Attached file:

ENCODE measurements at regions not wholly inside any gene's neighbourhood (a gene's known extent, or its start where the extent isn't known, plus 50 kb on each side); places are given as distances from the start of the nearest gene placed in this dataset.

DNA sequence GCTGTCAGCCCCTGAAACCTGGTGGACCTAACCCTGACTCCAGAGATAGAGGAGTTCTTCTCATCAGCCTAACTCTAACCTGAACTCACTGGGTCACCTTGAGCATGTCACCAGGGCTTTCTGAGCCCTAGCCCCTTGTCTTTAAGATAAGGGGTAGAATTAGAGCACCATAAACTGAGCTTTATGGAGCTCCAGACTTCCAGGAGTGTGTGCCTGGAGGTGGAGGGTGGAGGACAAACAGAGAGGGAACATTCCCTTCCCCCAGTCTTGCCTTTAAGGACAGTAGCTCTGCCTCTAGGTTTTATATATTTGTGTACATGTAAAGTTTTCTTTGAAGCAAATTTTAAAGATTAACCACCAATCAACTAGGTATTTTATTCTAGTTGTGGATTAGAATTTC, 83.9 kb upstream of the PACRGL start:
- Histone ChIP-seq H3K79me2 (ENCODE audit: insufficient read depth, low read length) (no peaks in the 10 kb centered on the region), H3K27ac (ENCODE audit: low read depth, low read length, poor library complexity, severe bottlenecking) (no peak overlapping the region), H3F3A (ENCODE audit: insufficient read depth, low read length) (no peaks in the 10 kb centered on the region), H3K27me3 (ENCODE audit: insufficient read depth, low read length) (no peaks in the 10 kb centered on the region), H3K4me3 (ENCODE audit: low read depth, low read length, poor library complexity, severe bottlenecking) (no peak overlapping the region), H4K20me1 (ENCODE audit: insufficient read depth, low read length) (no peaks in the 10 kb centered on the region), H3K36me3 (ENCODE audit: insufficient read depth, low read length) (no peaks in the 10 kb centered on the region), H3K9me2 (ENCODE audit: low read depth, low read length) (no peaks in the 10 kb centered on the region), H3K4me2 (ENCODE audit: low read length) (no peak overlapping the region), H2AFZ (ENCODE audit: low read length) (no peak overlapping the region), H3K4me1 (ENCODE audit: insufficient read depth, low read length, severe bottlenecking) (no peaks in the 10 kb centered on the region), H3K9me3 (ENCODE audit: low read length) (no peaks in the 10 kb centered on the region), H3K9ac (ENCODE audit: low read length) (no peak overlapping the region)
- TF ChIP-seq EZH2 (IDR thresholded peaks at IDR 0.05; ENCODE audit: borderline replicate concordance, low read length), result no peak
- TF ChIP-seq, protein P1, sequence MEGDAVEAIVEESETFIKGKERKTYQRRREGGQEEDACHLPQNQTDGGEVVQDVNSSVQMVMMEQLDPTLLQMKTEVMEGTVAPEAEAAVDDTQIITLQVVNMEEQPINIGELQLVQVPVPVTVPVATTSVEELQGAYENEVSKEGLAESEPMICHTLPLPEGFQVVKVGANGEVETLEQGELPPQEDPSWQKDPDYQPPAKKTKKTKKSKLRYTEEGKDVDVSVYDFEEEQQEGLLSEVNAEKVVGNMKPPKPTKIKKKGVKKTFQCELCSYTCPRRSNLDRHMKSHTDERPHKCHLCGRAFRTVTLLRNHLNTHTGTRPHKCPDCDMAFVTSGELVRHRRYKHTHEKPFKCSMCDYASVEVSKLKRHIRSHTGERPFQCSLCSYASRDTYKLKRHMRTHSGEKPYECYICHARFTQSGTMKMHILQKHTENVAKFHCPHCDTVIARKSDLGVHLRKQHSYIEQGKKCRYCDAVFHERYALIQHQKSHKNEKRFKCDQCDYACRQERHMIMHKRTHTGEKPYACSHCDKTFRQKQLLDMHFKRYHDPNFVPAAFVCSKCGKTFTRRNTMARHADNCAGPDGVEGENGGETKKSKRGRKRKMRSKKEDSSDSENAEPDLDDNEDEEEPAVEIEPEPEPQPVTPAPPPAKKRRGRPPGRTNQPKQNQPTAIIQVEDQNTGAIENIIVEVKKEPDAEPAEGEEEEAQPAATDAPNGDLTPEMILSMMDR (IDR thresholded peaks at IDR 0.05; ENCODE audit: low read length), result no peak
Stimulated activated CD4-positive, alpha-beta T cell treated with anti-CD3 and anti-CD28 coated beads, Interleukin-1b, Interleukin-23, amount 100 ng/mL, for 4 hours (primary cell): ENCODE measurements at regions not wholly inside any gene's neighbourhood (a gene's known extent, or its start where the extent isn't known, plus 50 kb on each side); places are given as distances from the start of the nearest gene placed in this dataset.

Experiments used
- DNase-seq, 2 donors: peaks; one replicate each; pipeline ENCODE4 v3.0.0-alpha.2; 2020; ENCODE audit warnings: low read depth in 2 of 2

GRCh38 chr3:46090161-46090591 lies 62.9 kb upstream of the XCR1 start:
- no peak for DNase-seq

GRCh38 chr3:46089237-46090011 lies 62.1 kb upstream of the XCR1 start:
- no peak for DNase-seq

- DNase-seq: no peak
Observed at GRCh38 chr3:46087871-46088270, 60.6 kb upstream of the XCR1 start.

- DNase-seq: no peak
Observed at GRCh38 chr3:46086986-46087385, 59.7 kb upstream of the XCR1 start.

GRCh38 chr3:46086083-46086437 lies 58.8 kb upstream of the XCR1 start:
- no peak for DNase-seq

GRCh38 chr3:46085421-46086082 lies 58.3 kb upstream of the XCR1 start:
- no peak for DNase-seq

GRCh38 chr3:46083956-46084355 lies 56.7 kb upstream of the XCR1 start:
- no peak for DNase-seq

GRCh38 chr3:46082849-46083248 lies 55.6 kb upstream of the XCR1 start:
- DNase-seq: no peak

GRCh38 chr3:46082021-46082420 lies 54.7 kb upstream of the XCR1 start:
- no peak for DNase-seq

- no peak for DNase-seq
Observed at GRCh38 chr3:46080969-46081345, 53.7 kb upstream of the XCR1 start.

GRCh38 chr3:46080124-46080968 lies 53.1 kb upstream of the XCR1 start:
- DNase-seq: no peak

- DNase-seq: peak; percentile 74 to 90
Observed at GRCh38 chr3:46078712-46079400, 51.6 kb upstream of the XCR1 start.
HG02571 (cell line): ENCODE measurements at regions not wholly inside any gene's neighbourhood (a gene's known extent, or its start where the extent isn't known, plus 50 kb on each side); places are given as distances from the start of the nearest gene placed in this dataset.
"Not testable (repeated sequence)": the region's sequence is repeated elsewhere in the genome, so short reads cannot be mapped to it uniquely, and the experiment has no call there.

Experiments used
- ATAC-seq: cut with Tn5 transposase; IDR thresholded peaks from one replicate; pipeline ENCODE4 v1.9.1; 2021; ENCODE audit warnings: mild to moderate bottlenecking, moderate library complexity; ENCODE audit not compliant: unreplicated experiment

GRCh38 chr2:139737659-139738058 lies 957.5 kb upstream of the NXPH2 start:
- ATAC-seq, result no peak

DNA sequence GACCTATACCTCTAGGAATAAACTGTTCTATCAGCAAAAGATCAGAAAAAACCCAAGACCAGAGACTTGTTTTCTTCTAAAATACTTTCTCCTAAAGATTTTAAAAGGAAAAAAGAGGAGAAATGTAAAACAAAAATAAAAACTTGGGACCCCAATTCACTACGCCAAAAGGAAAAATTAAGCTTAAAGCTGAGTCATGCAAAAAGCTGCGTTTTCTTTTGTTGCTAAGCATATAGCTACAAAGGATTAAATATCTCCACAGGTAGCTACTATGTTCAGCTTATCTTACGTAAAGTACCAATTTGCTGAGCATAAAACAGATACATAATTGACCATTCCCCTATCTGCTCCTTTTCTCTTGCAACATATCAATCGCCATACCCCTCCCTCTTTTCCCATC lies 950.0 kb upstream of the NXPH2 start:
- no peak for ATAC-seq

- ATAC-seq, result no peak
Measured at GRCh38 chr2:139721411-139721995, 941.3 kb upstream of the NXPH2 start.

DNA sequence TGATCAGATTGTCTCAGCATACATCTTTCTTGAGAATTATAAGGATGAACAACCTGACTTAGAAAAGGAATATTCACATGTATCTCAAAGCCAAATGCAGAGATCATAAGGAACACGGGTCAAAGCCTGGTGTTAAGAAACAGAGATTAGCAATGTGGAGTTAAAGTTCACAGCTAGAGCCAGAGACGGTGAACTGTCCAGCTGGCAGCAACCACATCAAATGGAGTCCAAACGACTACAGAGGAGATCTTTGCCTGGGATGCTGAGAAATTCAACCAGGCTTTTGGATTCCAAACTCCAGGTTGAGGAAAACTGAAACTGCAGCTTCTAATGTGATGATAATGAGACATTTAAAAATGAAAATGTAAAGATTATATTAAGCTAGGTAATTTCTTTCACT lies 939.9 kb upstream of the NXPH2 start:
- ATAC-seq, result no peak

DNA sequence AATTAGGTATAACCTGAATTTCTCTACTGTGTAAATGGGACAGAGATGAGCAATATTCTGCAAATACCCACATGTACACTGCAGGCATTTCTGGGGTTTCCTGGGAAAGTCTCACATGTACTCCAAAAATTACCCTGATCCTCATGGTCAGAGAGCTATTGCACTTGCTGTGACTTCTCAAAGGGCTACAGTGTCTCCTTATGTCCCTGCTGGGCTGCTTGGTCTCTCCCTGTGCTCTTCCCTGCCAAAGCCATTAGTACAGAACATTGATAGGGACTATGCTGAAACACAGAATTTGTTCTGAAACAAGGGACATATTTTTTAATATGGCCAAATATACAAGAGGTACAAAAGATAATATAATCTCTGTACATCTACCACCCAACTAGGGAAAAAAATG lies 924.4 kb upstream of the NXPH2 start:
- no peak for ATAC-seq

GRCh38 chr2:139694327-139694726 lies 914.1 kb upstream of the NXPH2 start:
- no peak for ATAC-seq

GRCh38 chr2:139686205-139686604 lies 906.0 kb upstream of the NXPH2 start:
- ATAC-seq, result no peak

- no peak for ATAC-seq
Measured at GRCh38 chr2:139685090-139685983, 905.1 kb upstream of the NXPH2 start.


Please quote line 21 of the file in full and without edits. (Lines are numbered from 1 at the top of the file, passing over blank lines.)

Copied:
GRCh38 chr3:46083956-46084355 lies 56.7 kb upstream of the XCR1 start: